Read More

Tropes vs. autism in Religious Studies

“Why are autistic people different in just the way they are?” asks Uta Frith, a pioneer of autism research. “I put the blame on an absent Self.” Indeed, the absent self theory is the prevailing account of autism among developmental psychologists. Because autistic people lack conscious self-awareness, so the theory goes, they can’t organize their experiences into a meaningful story.

Read More

A conversation with clarinetist and author Albert Rice

Albert Rice, author of the recently released Notes for Clarinetists sat down with Oxford University Press to answer a few questions about his love for music from an early age, musical influences, and his dedication to research on the history of the clarinet.

Read More

Cicero’s On Life and Death [extract]

In 58 BC, Roman politics was paralyzed by the coalition of Pompey, Crassus, and Caesar, known as the First Triumvirate. Marcus Tullius Cicero, Rome’s greatest orator, who had successfully climbed the political ranks to reach the level of consul, struggled to maintain his independence while on occasion lending reluctant oratorical support to their projects and associates.

Read More

Trump in Wonderland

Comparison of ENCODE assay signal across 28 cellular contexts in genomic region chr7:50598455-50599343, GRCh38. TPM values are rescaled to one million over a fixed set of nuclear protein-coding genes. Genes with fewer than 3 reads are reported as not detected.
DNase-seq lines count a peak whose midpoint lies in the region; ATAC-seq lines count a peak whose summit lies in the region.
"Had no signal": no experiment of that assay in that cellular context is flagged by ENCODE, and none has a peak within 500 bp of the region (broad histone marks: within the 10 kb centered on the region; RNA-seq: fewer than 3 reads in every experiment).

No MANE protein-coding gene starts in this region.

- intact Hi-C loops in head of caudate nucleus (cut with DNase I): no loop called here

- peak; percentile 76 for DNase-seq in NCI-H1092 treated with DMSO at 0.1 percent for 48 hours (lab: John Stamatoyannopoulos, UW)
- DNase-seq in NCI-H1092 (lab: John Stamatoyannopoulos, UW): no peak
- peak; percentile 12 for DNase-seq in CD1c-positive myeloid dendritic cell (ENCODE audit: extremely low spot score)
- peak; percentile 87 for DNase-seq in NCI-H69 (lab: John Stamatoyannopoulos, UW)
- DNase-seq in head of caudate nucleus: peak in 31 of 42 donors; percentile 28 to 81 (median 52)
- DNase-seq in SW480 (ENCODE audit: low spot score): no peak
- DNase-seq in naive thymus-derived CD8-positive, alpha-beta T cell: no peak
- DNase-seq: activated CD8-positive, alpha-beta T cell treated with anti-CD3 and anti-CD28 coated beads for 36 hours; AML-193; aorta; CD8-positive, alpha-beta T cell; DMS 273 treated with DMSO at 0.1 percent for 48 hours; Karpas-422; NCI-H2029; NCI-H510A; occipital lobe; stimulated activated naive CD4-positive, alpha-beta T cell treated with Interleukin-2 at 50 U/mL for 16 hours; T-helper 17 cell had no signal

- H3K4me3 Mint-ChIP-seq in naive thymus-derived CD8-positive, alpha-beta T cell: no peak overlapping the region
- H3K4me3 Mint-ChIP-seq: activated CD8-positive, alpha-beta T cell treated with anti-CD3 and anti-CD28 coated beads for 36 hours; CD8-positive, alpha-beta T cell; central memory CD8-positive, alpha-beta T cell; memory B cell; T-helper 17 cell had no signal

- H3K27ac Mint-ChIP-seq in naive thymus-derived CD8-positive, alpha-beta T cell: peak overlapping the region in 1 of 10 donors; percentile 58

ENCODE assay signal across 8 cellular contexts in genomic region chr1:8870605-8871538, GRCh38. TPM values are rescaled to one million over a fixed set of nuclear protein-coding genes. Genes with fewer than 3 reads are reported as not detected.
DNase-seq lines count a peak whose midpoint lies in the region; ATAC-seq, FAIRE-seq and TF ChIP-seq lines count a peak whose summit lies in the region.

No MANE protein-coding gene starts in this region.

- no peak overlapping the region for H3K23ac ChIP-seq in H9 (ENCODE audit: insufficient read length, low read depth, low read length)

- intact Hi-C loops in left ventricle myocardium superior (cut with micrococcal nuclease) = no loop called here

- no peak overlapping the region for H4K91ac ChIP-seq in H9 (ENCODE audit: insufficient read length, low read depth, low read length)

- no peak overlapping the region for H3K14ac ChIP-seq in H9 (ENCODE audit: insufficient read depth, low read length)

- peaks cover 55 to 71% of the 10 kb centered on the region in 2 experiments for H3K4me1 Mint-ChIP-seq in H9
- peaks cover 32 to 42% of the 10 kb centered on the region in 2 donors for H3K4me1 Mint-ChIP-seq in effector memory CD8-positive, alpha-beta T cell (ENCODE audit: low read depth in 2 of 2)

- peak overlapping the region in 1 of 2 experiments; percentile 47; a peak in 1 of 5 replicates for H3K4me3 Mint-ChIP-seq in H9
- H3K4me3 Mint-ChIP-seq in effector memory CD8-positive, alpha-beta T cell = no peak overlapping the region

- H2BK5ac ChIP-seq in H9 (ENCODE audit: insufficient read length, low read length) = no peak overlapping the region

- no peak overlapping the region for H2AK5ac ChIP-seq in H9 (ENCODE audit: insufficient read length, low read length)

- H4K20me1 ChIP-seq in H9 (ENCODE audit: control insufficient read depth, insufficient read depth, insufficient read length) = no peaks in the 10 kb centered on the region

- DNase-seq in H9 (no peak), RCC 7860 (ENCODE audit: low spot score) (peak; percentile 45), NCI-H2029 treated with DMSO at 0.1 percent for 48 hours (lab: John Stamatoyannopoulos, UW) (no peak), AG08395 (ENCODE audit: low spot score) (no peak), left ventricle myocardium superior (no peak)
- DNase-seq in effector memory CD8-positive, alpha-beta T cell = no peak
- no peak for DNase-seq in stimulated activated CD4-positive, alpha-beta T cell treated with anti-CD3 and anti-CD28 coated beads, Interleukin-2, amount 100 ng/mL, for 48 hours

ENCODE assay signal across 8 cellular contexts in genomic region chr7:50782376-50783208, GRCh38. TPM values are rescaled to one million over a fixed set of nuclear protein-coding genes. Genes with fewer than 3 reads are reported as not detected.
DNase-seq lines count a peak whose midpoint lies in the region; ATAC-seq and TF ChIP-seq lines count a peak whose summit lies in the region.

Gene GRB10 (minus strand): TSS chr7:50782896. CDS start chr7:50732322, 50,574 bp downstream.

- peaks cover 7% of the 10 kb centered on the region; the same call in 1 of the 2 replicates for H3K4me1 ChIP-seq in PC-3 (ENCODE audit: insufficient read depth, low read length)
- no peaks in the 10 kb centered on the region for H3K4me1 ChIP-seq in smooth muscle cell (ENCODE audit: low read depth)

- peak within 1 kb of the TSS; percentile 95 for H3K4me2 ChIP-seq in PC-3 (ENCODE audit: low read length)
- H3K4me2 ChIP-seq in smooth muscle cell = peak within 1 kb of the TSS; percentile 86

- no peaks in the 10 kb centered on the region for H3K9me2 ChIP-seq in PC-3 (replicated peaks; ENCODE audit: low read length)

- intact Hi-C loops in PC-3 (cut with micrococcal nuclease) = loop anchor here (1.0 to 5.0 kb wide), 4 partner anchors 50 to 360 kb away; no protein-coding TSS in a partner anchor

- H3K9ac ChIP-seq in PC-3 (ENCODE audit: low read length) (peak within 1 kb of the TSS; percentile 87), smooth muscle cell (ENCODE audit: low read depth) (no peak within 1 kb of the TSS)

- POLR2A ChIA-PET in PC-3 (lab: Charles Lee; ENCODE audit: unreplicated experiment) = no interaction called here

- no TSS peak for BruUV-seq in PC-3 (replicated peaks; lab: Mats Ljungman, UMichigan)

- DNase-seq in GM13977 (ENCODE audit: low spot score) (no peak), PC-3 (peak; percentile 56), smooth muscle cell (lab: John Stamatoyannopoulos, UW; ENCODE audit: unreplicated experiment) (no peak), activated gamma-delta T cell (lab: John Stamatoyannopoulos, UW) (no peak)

Four days after Donald Trump’s inauguration, an unlikely novel reached the top of Amazon’s bestseller list. It was not the latest potboiler by John Grisham, Stephen King, or any other likely suspect. Topping the list on 24 January was 1984, George Orwell’s 68-year-old masterpiece about a dystopian society in which the ruling authorities routinely alter the meanings of words and facts to suit their own purposes.

Read More

Celebrating and learning from Philip Roth’s America

n March 19th, Philip Roth will celebrate his 84th birthday. Although Roth retired from publishing new writing as of late 2012 (and retired from all interviews and public appearances in May 2014), the legacy of his more than fifty-year career remains vibrant and vital. And indeed, celebrating Roth’s works and achievements can also remind us of the many lessons his literary vision of America has to offer our 21st century national community and future.

Read More

Throw out the dog: are pets expendable?

Little Tiger, big enthusiastic Buddy, and laidback Smokey are some of the furry individuals who share our living rooms, our kitchens, and sometimes our beds. Most people consider their companion animals—their “pets”—to be friends or members of the family. Despite the depth of many people’s relationships with the cats and dogs who share their lives, many people also assume that these animals are in certain ways expendable.

Read More

The life of Saint Patrick [part two]

Saint Patrick’s Day was made an official Christian feast day in the early 17th century, and continues to be recognized today. It commemorates the death of Saint Patrick, the introduction of Christianity into Irish culture, as well as Irish nationalism. To celebrate, we’ve pulled a two-part excerpt from Celtic Mythology: Tales of Gods, Goddesses, and Heroes in which Philip Freeman tells the story of Saint Patrick.

Read More